We have reached the point where to enter the glorified portals of the most respected clubs in London, the places to be seen at, the happening joints (Daddy O), you first have to be subjected to as brutal a scrutiny as you are likely to encounter anywhere outside a customs and excise back parlour. Quite frankly, if your weight's not down, you're not coming in.
This ordeal is exacerbated by the fact that most bouncers seem to come from some Neanderthal half-breed that Desmond Morris might be persuaded to write a study of - The Naked Bouncer?
Where else would such absurdly offensive discrimination be allowed? Certainly not in the workplace. Any employer displaying similar tendencies would be marched in front of an industrial court or trade union.
It doesn't happen in any other leisure activities that I can think of. (Although for sheer entertainment value, I for one would be frequenting far more football matches if a similar policy were to be enforced at, say, Highbury's turnstiles. Attendants would have to be robust characters indeed). Club entry remains one area where human rights legislation has been curiously lax. If clubs were made to state and adhere to entry policies, punters would at least be given a fair chance. No one can complain about being turned away from a club which is member-only, or has a publicised dress code, if they do not comply.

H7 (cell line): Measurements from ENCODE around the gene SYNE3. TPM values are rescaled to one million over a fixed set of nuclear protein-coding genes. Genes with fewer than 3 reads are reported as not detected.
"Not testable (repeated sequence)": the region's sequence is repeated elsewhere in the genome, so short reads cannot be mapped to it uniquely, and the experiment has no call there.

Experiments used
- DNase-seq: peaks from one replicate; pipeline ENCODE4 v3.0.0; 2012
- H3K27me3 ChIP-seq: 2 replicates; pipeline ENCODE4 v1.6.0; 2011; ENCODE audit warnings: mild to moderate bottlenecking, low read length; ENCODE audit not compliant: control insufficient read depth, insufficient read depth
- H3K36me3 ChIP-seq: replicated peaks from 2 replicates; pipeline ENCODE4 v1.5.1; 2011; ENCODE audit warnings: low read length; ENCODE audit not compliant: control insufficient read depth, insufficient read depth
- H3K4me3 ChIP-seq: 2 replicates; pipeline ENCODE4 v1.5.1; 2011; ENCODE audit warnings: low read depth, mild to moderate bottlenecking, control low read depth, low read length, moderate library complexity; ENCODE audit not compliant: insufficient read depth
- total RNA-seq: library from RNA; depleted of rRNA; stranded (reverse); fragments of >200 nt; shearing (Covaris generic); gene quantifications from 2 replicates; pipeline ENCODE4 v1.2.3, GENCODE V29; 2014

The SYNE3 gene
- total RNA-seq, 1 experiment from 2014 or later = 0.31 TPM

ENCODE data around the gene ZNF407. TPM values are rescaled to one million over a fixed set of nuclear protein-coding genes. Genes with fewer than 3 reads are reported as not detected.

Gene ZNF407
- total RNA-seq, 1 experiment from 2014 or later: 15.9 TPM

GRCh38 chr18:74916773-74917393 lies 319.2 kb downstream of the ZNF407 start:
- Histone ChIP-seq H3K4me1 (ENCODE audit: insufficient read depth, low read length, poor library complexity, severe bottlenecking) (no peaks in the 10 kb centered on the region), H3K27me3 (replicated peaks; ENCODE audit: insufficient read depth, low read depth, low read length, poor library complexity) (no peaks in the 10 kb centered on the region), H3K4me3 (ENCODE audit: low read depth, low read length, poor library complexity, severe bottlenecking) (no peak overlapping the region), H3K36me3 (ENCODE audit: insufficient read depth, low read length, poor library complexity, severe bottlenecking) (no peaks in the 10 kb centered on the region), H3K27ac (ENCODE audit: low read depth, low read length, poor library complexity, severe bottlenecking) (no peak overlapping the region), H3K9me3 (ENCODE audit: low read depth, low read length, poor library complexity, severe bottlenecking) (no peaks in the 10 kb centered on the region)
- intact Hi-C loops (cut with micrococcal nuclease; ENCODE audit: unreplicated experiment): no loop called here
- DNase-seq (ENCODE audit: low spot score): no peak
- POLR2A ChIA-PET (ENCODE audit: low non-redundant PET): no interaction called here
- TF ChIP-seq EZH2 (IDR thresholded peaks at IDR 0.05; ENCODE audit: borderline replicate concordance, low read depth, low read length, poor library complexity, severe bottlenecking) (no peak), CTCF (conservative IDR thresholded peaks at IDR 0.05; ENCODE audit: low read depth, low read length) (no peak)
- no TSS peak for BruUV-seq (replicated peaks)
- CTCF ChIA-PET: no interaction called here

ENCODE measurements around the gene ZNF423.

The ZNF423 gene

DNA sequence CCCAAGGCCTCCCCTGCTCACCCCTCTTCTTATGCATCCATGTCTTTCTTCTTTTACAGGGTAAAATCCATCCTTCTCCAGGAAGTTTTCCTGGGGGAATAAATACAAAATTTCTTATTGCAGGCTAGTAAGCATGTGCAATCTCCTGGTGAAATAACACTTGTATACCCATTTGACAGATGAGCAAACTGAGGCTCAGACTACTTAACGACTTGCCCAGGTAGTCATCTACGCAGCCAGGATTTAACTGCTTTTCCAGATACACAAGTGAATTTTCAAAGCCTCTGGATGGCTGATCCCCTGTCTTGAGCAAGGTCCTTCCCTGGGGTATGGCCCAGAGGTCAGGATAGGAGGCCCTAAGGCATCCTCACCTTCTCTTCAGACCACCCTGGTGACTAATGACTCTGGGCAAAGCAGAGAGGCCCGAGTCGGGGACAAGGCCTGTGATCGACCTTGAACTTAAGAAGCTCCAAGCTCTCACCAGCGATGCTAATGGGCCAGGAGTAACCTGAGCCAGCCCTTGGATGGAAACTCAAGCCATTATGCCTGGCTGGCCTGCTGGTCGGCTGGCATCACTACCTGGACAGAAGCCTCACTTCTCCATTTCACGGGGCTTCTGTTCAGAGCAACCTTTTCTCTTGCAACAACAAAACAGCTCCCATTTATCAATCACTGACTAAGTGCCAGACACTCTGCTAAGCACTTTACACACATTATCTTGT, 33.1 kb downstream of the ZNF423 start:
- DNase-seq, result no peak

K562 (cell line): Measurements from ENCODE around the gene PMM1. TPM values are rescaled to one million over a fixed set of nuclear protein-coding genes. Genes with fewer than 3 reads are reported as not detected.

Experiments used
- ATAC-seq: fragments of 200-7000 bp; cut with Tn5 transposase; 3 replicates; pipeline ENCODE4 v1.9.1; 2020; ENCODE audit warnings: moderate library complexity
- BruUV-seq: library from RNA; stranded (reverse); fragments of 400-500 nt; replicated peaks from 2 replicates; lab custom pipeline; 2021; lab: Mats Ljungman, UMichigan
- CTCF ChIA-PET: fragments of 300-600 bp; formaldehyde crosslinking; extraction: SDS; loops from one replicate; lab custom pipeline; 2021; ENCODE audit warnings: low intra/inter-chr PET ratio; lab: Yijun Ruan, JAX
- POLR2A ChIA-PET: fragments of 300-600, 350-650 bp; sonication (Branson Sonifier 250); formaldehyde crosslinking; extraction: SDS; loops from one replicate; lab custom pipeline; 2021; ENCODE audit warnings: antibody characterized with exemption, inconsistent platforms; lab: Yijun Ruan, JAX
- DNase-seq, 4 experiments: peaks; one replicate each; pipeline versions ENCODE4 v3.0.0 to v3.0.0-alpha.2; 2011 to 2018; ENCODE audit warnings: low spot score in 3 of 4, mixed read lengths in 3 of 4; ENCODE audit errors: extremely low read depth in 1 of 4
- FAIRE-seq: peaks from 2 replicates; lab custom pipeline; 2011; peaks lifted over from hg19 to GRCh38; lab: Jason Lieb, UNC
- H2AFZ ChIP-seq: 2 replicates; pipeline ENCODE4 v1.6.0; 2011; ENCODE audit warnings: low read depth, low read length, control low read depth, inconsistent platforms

But despite, or because of, this outrageous discrimination, fanned by the recommendations of the same press that vilify Peter Stringfellow for simply admitting what countless others are guilty of, the clubs in question remain the places to go. You only have to stand outside The Atlantic or Billion Dollar Babes or numerous others to see the hoards of overweight and aesthetically challenged, spurred on by the vain hope of attaining the kudos attached to admission, queuing for hours before being turned away.
So come on clubbers of the world, unite and take over. Boycott these shallow bastions of waifdom, and maybe promoters will learn that their customers deserve a little respect.